We could also see an official condemnation, posthumous, of President Jose Miguel Gomez and all who were involved in executing this massacre in 1912, including the Batallón de Voluntarios, who can only be compared to the Ku Klux Klan.

Last but not least, seeking freedom for the 5 imprisoned in the USA is a must in the line of ending outside interference without the least possibility of having the old forces responsible for racial discrimination and massacres in Cuba return to power. Never again should we have slavery in the Caribbean or any part of the world.

Looking at the events that preceeded the 1912 racist massacres, it was all about a call or demand of the PIC leadership to derogate the Morua amendment and other laws that were adopted the 14th of February, 1910. Martin Morua Delgado himself died in that same year, a few months later. The demand to derogate that amendment continued persistently and the response given by Jose Miguel Gomez was slaughter by the regular army and by the Batallón de Voluntarios, nationwide, with a strong emphasis on the eastern part of Cuba, from la Maya up to Guantanamo. The American army, as Fidel Castro pointed in the article in Granma on August 16, indeed came out of the Guantanamo and patrolled the entire province of Oriente up until Camaguey. There is no evidence that they shot anybody. But it must emphatically be said, as Fidel Castro points out, that the secretary of State of the Republic of Cuba, Manuel Sanguily, had arranged with the US government to place their naval base in Guantanamo instead of extending the charcoal production they had under way in Bahia Onda, which is located on the northwestern part of the island. Bahia Onda belonged then to Pinar del Rio and now to the province of Havana, and was an area where most of the population consists of immigrants from the Canary Island and Spain, who were therefore light skinned. Bahia Onda was an area devoted to tobacco and sugar cane production.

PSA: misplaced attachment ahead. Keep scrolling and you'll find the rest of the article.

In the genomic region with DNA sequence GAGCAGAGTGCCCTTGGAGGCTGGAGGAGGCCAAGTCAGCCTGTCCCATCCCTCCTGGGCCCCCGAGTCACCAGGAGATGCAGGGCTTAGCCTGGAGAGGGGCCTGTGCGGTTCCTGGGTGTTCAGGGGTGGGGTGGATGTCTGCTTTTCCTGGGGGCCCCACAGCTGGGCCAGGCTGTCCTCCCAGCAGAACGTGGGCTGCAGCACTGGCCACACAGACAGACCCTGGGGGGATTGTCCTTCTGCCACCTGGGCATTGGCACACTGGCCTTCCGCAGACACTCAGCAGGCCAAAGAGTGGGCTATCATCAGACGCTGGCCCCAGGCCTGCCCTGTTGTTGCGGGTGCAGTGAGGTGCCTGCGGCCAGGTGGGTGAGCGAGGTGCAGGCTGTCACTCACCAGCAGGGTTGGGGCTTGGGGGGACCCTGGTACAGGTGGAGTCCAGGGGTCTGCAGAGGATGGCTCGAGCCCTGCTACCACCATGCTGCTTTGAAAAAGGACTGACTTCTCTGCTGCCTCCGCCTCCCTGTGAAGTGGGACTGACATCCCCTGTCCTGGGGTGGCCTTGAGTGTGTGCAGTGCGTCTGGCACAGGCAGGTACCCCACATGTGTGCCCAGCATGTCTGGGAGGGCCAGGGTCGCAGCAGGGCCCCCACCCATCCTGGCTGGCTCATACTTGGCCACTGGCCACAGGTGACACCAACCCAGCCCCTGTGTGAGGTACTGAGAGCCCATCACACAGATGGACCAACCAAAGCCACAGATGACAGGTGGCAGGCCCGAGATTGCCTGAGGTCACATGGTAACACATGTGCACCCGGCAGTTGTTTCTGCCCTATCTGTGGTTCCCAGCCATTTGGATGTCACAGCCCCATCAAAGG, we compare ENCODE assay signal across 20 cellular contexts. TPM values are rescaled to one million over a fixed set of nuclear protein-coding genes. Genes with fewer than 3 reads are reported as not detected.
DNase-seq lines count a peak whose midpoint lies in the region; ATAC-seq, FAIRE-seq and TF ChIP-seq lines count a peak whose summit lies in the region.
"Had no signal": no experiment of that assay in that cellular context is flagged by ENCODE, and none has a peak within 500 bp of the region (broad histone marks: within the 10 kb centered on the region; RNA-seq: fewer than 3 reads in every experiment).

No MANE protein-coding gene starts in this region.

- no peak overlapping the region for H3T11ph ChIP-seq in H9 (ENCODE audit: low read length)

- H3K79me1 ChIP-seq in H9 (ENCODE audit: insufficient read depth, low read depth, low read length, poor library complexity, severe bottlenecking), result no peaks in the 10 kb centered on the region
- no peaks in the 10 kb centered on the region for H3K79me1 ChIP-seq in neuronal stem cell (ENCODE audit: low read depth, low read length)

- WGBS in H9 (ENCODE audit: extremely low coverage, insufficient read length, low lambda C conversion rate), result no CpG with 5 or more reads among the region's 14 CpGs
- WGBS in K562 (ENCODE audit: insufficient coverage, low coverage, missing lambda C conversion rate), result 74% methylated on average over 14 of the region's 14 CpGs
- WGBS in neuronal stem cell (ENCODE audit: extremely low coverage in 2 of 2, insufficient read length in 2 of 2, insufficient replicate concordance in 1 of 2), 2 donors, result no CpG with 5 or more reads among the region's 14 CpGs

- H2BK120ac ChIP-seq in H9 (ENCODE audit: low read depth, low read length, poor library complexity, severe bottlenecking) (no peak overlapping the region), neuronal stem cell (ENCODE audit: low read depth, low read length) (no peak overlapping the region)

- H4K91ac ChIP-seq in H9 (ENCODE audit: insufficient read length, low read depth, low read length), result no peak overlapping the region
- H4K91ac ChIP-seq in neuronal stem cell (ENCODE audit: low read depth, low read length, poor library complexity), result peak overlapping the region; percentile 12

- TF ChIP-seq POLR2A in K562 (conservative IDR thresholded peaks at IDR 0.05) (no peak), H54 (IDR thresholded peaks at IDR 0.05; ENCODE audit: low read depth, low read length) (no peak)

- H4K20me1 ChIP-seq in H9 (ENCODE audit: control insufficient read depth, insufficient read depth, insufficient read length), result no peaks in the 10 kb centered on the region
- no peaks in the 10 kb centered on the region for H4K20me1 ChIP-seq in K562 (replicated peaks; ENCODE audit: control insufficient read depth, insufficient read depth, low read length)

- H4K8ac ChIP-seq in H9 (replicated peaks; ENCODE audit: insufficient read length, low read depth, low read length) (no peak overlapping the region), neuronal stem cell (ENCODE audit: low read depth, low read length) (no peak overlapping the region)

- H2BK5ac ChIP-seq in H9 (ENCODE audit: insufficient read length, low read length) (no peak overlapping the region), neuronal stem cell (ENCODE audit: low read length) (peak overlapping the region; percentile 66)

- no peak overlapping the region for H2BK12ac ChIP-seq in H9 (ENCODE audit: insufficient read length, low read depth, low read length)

Antonio Maceo
© 2000 Pedro Perez Sarduy